A homemade hot tub can accent your pool deck or be an oasis unto itself.Jupiterimages/Comstock/Getty Images
Adding a hot tub to your pool deck, back yard or patio gives you and your family a new place to enjoy the outdoors. However, commercial hot tubs that require professional installation can be expensive. Building your own hot tub from basic, inexpensive materials will save money and allow you to customize the tub to fit your yard and your needs.
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One of the basic materials that many hot tubs share is some form of masonry. Bricks, pavers or poured concrete can form the walls of a hot tub. Even if your hot tub has wood sides or is sunken and therefore flush with the level of the ground, you'll need a cement foundation so that it rests evenly. If you build your own hot tub surround, it will require both the building material itself and mortar for support.
A hot tub's liner is a waterproof layer that features openings for the water inlet and jets, but otherwise prevents water from leaving the hot tub. The liner may be a flexible vinyl layer that gets its support from a masonry structure, or a metal or fiberglass tub that provides its own structure. The liner must be sealed with a waterproof caulk to prevent leaks that can damage the entire system and waste large volumes of water over time.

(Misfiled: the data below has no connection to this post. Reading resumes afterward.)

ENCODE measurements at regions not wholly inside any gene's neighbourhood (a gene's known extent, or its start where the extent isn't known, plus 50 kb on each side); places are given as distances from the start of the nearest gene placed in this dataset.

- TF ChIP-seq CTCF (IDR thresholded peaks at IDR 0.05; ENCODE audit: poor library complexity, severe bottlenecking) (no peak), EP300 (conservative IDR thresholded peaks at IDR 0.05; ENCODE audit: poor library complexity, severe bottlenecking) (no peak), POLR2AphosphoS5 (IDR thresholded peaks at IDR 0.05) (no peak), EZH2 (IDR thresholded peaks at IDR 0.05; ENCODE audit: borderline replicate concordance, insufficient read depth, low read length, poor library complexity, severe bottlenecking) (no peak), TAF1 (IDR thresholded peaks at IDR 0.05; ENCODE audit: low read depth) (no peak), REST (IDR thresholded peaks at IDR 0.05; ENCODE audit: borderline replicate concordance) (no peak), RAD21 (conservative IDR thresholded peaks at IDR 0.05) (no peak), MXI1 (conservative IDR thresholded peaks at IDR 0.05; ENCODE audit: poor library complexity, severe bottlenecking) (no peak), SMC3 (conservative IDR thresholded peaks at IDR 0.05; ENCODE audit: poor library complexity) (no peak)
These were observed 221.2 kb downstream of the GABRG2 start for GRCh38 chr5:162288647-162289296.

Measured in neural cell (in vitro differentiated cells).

Hot tub plumbing consists of pipes that feed water to and from the hot tub. You can bury plumbing in the cement or leave it exposed for easy access and maintenance. With a homemade hot tub you can control the number and location of jets within the hot tub. The hot tub's plumbing also includes the water heater and pump. These are two separate machines that you'll need to install near the tub and wire to a power source to keep the water warm and circulating properly.
Many hot tub materials are available as prefabricated parts that you can install yourself. For example, complete plumbing systems are available from hot tub manufacturers for replacements or self installation projects. For a liner, you may choose to purchase a preformed hot tub insert, which you surround with your own masonry and attach your own plumbing system to. These prefabricated parts save time and reduce the likelihood of problems in the future if you lack the experience necessary to build your own hot tub entirely from scratch.